By LUCY DENDINGER
A conversation with Dr. Aponte-Moreno …
All the world’s a stage, and Dr. Marco Aponte-Moreno has uniquely recognized the importance of method actor training for today’s business leaders. His work is interdisciplinary; centered around exploring the role of the arts in empathetic leadership development, the study of leadership in a global context, and the analysis of the political, economic and social environments in Venezuela, his country of origin.
Empathetic Leadership Builds Business
1 out of 3 employees would switch jobs for a more empathetic company.
Percent of customers that would refuse to buy from a company they don’t believe to be empathetic.
Only 40% of managers are proficient or strong at empathy.
Communicating with Authenticity
During his doctoral studies, Aponte-Moreno was trying to understand how leaders persuade followers through language. His dissertation explored how former Venezuelan President Hugo Chávez used metaphors to present himself as the embodiment of the nation, to conceptualize his political project as a fundamental component of nation building, and to frame his political opponents as enemies of the nation.
This work led to exploring more specific elements in the communication of leadership. In particular, understanding authenticity as it relates to leadership. His main question was whether or not the communication of authenticity could be developed to make leaders more persuasive. This question assumes that people have a true self that they can access at any time. Therefore, if leaders want to communicate authentically, they need to learn how to access their true selves.
The Saint Mary’s College Business School experience is guided by the Lasallian Core Principles. Our MBA program is rooted in examining the relationship between business and its social setting.
Leaders Can Tap into Empathy Using Method Acting Techniques
Theater acting techniques have provided a solid framework to understand how leaders could access their true selves in order to inspire and persuade followers. More specifically, method acting provides interesting insights on how to be truthful on stage. In method acting an actor is trained to find true experiences and feelings within himself or herself that can be used when playing a character. Thus, instead of pretending to be sad, surprised, stressed or happy, the method actor is trained to be truthful by accessing real emotions and personal experiences that are similar to those experienced by the character.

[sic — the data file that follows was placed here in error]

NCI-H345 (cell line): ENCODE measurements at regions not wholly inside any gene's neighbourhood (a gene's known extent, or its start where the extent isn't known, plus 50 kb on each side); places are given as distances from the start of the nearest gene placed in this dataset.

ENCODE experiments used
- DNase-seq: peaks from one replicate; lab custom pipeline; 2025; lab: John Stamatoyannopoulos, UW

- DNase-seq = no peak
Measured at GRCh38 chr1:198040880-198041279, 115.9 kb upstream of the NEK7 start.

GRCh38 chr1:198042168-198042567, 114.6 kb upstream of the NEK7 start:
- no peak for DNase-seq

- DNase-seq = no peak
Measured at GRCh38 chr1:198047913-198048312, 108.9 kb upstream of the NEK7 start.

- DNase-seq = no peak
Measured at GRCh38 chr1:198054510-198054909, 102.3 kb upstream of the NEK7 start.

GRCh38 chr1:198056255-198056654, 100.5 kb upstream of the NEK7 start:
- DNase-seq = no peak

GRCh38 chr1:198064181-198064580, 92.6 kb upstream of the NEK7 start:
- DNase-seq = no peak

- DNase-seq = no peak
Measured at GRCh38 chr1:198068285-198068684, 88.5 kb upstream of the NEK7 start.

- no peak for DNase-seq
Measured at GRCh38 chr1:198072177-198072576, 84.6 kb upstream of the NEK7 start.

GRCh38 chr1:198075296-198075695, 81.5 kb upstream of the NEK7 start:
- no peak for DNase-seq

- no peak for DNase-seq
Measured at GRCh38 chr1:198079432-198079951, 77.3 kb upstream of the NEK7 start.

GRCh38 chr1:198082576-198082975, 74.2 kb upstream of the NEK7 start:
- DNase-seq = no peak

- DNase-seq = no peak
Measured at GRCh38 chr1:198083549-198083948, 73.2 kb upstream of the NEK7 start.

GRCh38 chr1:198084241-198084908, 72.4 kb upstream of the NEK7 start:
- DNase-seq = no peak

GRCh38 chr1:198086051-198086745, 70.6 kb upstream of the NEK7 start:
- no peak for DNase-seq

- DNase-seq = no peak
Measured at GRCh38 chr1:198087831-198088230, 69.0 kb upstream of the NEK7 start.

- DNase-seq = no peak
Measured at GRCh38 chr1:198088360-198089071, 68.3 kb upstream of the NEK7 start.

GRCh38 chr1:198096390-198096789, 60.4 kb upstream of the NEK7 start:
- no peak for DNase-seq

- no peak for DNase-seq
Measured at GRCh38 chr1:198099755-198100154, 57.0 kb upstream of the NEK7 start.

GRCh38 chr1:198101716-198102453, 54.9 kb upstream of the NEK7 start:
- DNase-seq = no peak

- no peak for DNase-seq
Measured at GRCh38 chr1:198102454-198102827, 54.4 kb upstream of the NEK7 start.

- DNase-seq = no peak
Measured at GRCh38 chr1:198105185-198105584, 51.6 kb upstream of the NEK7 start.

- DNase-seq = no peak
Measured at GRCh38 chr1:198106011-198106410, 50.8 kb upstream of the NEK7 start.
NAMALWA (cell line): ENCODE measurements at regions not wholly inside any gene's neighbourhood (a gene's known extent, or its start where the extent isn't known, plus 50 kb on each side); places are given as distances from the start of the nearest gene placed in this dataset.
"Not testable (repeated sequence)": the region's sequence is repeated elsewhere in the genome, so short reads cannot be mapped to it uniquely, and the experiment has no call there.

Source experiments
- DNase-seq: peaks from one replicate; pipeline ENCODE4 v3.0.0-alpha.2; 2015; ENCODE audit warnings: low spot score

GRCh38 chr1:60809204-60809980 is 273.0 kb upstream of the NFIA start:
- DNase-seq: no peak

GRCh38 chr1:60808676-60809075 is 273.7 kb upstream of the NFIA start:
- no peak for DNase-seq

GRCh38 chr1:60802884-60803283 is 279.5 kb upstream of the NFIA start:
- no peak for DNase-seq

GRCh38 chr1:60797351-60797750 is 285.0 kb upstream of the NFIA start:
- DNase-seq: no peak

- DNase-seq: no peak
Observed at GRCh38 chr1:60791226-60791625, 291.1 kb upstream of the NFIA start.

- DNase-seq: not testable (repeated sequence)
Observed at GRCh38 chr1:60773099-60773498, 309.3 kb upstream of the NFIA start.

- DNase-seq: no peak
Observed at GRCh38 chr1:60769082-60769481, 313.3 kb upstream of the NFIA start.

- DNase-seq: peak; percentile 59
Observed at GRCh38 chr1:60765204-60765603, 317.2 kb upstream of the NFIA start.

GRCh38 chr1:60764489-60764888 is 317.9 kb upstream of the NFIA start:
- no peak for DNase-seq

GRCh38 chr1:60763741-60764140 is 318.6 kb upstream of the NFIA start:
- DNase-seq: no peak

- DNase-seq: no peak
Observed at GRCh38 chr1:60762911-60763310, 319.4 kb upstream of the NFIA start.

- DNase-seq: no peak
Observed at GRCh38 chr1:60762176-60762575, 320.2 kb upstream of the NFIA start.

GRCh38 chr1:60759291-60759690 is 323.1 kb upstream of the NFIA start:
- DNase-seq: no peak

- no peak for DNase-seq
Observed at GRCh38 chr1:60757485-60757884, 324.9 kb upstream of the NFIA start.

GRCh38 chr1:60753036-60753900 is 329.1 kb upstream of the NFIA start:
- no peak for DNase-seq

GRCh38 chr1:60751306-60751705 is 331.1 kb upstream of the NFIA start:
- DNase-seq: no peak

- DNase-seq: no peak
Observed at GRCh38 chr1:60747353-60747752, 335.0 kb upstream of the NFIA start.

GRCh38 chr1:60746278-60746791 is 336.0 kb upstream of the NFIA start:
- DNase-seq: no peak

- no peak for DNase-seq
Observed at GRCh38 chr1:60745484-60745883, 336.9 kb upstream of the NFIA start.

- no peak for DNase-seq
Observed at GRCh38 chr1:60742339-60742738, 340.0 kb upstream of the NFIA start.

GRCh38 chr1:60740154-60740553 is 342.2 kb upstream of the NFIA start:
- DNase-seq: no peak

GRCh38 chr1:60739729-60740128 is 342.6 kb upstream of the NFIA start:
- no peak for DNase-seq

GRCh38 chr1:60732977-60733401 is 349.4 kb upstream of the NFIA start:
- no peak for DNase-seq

The belief that the arts in general, and theater performance in particular, can be used to develop leadership skills, has extended Aponte-Moreno’s research from authenticity to empathy. He now focuses on the attributes of storytelling and performance to develop empathetic leaders. This work is based on the Global Citizen Story activity, which he developed in class with his students.
Dr. Aponte-Moreno’s focus on developing empathetic leaders is timely and relevant. Although empathy has commonly been recognized as an essential element in leadership, its development has not received much attention in business schools. Saint Mary’s College is proud to have creative and passionate faculty committed to exploring leadership development in creative and original ways.
The Global Citizen Story Activity:
Empathy is a key leadership tool that is often overlooked in leadership development programs. This activity is aimed at filling that gap.
The Global Citizen Story (GCS) is the foundation of most of my research work linking the arts with leadership. It is allows students to empathize with a person in another country who is facing a serious challenge and circumstances.
The GCS is based on three pillars:
research, writing, and storytelling.
Students write a story in the first person singular, about the life of an imaginary person who lives and works overseas. In the preparation stage, the student conducts extensive research on the chosen country and circumstances. All stories are built around a challenge or conflict that the character is facing. The stories are rehearsed and then told in front of the class.
The fact that stories are told in the first person allows students to embody their characters and feel their characters’ challenges as if they were their own. This is similar to the process that an actor goes through when performing in the theater. Her or his understanding of the character is based on the actor’s ability to imagine that she or he is the character in those circumstances.
After the story has been told, the class asks questions about the story to the student (the storyteller). She or he answers the questions in character, always in the first person. It is in the Q&A part of the exercise, when the student is really in character thinking about how to answer the questions, that the full embodiment takes place. Putting the student in the shoes of the character is expected to develop their empathetic skills.
One concern, dealt with possible issues of cultural appropriation. This is not the case. The connection that students make with their characters is done at a human level. It is about understanding the needs and challenges of the characters as human beings. Students do not dress like the characters, they do not imitate accents, nor adopt any other superficial marker. Cultural appropriation involves the exploitation of another culture by a more dominant group. In this activity, the goal is to understand and empathize with people from other cultures.